Latest Wireless Platform: Stratellites

It seems like stories from 1997 are popping up again seven years later! (See the article on ATSC in Korea in this week's RF Report). In 1997 I described Alex Haig's Sky Station in the March 1997 RF Current . A "son of Sky Station" has returned to the news seven years later. This time it's a different company, Sanswi
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It seems like stories from 1997 are popping up again seven years later! (See the article on ATSC in Korea in this week's RF Report). In 1997 I described Alex Haig's Sky Station in the March 1997 RF Current. A "son of Sky Station" has returned to the news seven years later. This time it's a different company, Sanswire Networks LLC, but the concept is similar: Position unmanned airborne platforms in the stratosphere, above the jet stream, and use them to provide wireless connectivity to the area below. Sky Station doesn't appear to have ever gotten off the ground. The first launch was scheduled for 2001 then postponed to 2002, but a Web search showed no trace of the company now. The www.skystation.com URLs in the RF Current article now return a "could not be found" error. According to WHOIS at networksolutions.com the domain name expired last month. Was Sky Station ahead of its time?

Sanswire has a detailed description of a Stratellite on its Web page What is a Stratellite?. It says, "A Stratellite is a high-altitude airship that when in place in the stratosphere will provide a stationary platform for transmitting various types of wireless communications services currently transmitted from cell towers and satellites. It is not a balloon or a blimp. It is a high-altitude airship." The airship is made of "Spectra" and uses electricity generated by solar cells to power its engines. The payload, according to the website, is several thousand pounds. At the altitude it will operate at, it can provide clear line-of-site to approximately 300,000 square miles, but the Web site says the initial plan is to use one Stratellite for each major metropolitan area.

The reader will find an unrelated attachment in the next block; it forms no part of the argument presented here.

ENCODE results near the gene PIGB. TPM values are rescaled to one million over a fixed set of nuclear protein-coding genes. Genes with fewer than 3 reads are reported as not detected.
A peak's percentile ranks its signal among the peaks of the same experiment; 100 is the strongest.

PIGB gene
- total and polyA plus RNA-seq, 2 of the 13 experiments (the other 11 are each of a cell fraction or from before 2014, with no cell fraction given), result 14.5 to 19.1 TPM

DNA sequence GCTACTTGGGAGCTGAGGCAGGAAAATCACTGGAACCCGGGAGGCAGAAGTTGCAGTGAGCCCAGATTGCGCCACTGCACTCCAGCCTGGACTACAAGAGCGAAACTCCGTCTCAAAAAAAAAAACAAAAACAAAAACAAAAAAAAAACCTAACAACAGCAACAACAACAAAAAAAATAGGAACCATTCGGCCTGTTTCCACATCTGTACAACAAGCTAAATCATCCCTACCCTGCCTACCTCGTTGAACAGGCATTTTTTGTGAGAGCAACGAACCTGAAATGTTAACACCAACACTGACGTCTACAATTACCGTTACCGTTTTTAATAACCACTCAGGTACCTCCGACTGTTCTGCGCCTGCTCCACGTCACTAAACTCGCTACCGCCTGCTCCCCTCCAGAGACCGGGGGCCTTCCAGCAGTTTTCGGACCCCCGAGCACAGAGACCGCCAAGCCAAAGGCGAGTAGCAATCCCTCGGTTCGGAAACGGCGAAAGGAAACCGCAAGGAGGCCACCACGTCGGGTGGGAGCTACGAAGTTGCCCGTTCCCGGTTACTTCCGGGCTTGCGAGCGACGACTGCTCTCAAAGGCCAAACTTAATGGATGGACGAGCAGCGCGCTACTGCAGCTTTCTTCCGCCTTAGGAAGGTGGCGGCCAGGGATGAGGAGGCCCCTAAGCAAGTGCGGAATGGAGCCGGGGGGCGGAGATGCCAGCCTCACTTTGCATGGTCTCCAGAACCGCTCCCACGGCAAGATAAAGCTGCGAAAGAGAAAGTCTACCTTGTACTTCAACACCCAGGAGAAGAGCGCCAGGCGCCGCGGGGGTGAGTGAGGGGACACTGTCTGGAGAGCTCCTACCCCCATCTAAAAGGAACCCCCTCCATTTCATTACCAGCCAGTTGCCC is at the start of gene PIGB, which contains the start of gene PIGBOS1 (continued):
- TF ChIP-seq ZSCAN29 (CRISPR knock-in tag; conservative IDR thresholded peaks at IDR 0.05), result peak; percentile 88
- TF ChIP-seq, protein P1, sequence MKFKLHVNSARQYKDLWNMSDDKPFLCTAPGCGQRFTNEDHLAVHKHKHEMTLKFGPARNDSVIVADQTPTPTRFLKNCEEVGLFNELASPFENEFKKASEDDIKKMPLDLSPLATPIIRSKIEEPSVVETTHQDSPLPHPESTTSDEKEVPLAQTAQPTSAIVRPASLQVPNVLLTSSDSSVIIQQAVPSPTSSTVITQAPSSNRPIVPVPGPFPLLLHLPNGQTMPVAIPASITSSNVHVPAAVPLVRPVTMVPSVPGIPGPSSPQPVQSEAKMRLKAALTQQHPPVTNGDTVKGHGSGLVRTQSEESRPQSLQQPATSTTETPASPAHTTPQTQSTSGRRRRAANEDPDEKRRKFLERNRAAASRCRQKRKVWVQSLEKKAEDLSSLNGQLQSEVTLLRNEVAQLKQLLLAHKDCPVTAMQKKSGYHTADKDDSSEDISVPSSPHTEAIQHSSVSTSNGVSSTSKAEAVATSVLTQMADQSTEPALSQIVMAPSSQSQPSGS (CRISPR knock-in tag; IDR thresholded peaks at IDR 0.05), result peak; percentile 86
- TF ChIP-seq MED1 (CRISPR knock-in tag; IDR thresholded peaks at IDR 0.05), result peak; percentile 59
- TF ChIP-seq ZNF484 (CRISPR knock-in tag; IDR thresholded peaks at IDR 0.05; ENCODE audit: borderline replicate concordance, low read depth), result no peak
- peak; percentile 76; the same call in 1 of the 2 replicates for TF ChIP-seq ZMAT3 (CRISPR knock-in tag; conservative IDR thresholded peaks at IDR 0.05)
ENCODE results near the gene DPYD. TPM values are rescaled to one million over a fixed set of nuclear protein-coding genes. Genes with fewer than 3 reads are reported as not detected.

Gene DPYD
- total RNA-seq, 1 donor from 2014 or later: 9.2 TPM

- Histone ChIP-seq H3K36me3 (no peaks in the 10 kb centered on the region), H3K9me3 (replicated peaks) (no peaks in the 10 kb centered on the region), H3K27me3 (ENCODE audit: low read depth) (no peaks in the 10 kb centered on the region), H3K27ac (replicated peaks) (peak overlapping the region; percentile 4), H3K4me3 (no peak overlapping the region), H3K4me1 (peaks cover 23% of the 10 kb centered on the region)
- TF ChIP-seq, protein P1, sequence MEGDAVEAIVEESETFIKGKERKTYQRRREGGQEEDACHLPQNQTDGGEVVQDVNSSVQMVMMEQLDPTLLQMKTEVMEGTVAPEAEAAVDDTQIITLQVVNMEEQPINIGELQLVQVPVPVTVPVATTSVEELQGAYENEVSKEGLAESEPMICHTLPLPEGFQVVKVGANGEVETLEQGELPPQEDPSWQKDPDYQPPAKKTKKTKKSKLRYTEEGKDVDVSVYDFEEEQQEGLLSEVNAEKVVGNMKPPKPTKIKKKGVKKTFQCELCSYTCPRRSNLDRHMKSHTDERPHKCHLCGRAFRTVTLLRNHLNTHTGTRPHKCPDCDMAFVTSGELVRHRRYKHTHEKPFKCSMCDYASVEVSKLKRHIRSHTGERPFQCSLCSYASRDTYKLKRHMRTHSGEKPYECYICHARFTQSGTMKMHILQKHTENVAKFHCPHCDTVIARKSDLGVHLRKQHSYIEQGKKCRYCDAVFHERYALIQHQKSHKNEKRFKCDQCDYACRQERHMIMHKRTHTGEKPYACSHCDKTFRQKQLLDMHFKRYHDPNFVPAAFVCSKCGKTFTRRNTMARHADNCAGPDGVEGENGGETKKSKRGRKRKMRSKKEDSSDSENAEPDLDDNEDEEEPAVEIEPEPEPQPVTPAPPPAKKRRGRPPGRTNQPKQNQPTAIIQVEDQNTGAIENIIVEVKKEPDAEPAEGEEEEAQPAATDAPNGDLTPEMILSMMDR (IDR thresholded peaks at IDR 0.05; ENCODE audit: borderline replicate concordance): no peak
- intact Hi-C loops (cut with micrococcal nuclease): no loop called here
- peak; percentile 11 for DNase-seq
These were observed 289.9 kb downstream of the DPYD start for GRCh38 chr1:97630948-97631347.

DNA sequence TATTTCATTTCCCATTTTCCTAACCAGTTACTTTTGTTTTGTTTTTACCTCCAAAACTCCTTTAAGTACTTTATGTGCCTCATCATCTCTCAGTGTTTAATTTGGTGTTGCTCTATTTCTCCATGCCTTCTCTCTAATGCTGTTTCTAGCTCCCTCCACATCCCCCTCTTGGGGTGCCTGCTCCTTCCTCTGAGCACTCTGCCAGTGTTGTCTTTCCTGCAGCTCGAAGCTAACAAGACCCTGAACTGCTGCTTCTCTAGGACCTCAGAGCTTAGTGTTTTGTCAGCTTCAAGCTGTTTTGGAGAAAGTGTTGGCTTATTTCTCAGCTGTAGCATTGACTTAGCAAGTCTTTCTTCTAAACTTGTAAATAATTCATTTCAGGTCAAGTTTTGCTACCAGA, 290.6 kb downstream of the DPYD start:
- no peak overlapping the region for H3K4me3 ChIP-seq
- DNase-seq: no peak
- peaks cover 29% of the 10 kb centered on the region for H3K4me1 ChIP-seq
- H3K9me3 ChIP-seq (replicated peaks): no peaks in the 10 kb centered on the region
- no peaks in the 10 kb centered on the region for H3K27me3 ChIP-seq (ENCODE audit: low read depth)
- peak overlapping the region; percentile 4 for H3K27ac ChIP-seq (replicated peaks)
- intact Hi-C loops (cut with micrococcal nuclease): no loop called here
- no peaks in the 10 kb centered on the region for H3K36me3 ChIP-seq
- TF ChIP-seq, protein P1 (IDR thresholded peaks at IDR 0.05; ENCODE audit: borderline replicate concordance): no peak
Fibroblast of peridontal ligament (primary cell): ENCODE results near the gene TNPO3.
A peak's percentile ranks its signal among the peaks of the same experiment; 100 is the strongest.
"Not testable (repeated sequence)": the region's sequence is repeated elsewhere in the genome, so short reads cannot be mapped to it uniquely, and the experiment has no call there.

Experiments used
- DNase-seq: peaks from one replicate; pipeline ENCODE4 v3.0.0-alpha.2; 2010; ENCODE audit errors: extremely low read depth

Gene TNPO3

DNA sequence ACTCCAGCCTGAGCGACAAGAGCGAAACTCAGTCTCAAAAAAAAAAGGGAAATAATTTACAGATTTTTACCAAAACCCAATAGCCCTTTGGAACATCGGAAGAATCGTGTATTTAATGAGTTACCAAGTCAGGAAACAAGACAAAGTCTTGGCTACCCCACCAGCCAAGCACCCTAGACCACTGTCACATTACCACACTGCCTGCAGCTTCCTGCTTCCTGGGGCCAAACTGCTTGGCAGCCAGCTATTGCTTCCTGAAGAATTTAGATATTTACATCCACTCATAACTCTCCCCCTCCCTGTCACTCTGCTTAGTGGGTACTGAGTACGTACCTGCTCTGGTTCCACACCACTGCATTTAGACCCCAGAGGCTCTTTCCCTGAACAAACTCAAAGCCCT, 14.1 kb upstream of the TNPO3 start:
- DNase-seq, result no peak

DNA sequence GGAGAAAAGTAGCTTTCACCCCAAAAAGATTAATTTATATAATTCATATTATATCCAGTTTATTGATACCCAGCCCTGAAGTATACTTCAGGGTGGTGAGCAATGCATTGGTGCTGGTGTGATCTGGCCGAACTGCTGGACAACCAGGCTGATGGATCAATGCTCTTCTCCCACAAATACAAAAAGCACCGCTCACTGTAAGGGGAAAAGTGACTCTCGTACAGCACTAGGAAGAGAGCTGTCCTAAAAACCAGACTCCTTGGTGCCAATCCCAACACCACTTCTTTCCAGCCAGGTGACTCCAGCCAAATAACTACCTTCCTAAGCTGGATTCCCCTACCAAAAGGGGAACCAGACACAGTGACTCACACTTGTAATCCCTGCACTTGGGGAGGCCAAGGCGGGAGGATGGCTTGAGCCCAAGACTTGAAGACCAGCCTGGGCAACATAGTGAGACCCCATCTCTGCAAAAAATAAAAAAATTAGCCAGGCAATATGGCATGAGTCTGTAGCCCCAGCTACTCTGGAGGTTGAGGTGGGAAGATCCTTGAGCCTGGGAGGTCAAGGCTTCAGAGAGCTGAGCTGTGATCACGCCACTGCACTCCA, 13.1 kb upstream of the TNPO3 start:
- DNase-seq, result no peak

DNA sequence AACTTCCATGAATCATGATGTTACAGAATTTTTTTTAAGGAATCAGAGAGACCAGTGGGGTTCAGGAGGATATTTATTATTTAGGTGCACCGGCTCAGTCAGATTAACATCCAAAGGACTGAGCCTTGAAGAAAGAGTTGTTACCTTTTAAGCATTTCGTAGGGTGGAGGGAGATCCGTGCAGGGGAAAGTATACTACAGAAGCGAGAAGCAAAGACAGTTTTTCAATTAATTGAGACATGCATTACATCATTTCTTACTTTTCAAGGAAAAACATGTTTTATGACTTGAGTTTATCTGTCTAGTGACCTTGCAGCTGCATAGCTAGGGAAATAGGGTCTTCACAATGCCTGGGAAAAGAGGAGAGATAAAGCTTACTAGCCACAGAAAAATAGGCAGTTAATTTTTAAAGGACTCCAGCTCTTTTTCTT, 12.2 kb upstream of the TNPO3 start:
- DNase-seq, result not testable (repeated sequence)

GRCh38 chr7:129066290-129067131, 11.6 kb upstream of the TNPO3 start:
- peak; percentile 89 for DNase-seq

The company has ambitious plans: "Once the National Wireless Broadband Network is completed, Sanswire will be able to provide voice, video, and broadband Internet access to all parts of the country." It also proposed other telecommunications uses for the platforms, including "cellular, 3G/4G mobile, MMDS, paging, fixed wireless telephony, HDTV and others." Satellites have problems with real-time two-way communications due to the delays incurred in getting the signal 23,000 miles to the satellite and back again. This makes satellite Internet access unsuitable for most Voice over IP (VoIP) and gaming applications. The Stratellites, with their much lower altitude won't have this problem.

Each unmanned Stratellite will be 245 feet long, 145 feet wide and 87 feet high and be capable of staying aloft for 18 months. The original ship can be refurbished for additional use after being returned to land.

The original Sky Station plan raised several concerns beyond the fear that Sky Stations could fall uncontrolled from the sky, including creating interference to radio astronomy. Doing a Google search on "Sky Station" and "Haig" I found an article that said the real potential for the Sky Station was as a spy platform.

I couldn't find any dates for lift-off of the first Stratellite on the Sanswire Web site. It will be interesting to see if this technology goes the way of Haig's Sky Station or if it will become a viable wireless alternative to satellite and land based communications.
Slashdot.org alerted me to this story.